Beginning ‘The Great Spiritual Migration’

‘Coke and the Can’

Read the preface and introduction to ‘The Great Spiritual Migration’ by Brian McLaren. Read the short reflection below, then comment about either reading or the reflection!

I will confess a more than passing affection for the pastoral writing of Brian McLaren. Like many others, his voice rings true to my experience of faith and life in the church. His wrestling with how to do this religion thing doesn’t so much root into my bones as connect to the nodes already there. As if, in just a few words, he makes an instant connection.

Maybe this isn’t the case for you. Or haven’t read any of his previous books. Or maybe the very idea of addressing a gap between the church we embody, the church we’ve inherited, and our spiritual selves is not something you’ve thought much about. Maybe this is all new. McLaren’s style is accessible and has drawn millions of people to see things a new way. I’m certain this can mean you, too!

In his newest book, The Great Spiritual Migration, McLaren addresses a shifting and changing religious context many have wrestled with before, but this isn’t just a new spin on an old concept. And it doesn’t feel like another system for understanding the way things are. It feels like something else. Something more organic and God-led.

And it begins with a simple metaphor, which should make a connection for those familiar with the gospel teachings of Jesus: that focusing on the outside, we might miss what has spoiled on the inside.

Tomorrow, I will have served the church as priest for 9 years. And in that time, I have heard the same arguments again and again. The top three most common arguments have been about:

  1. Music
  2. Building
  3. Politics

And to be more specific, it is about the aesthetic of music, preserving the aesthetic of the building, and the words chosen which are presumed to sound politically divisive.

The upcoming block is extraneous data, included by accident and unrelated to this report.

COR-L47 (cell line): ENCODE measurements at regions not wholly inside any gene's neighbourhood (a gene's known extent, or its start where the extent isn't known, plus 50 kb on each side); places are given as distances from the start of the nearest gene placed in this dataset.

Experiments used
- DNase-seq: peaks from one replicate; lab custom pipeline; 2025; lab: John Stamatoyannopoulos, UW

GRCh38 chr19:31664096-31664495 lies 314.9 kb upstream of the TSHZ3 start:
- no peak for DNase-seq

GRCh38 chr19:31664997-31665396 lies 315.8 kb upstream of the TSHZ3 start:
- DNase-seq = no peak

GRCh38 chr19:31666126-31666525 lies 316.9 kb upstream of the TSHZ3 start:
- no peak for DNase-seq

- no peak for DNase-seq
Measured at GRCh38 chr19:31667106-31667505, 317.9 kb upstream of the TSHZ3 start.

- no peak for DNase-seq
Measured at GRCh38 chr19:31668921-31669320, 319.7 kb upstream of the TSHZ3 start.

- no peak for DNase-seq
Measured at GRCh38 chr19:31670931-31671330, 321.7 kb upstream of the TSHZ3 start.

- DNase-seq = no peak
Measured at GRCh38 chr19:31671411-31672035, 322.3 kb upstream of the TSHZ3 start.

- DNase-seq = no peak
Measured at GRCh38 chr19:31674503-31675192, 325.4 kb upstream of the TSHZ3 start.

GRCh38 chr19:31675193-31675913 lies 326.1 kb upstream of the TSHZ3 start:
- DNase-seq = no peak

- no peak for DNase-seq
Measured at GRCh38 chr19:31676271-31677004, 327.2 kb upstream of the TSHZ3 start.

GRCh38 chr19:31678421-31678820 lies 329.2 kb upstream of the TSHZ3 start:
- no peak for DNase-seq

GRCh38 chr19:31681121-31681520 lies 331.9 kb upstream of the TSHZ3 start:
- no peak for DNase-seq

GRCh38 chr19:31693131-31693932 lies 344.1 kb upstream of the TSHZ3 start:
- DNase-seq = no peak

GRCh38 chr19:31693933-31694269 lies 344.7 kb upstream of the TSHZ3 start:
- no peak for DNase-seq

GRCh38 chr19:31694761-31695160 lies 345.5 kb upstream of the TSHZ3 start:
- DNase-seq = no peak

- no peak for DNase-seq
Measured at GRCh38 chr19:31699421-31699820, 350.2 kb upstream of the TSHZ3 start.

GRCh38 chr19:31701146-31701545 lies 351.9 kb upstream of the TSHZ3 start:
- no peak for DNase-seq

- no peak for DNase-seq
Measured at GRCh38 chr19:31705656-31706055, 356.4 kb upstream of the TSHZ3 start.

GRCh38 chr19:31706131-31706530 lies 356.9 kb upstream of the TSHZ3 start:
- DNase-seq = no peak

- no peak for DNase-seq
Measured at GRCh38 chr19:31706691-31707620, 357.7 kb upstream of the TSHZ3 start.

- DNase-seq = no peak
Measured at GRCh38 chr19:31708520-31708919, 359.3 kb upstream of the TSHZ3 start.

No matter which church I have served, again and again, I’ve heard, like the person on the phone obsessing about the packaging and the look of the pop can while the person complains that his Coke is skunked. Our obsessions are demonstrably external, even as we use them to judge the internal.

This is the lens through which the great thesis of the book must be seen: that what we believe and how we behave around that belief are not in line. And finding that alignment may be easier than we think.

“For centuries, Christianity has presented itself as an “organized religion” — a change-averse institution or set of institutions that protects and promotes a timeless system of beliefs that were handed down fully formed in the past. Yet Christianity’s actual history is a story of change and adaptation. We Christians have repeatedly adapted our message, methods, and mission to the contours of our time. What might happen if we understand the core Christian ethos as creative, constructive, and forward-leaning — as an “organizing religion” that challenges all institutions (including its own) to learn, grow, and mature toward a deepening, enduring vision of reconciliation with God, self, neighbor, enemy, and creation?”

Questions:

What are you fundamentalist about?

Have you left the church? Returned? Stayed away? What have friends who have left said about leaving?

What treasures in earlier eras of Christianity have you discovered? What could be brought to the present for further study?

What would it be like to follow your heart into a new place with a whole flock of like-minded birds?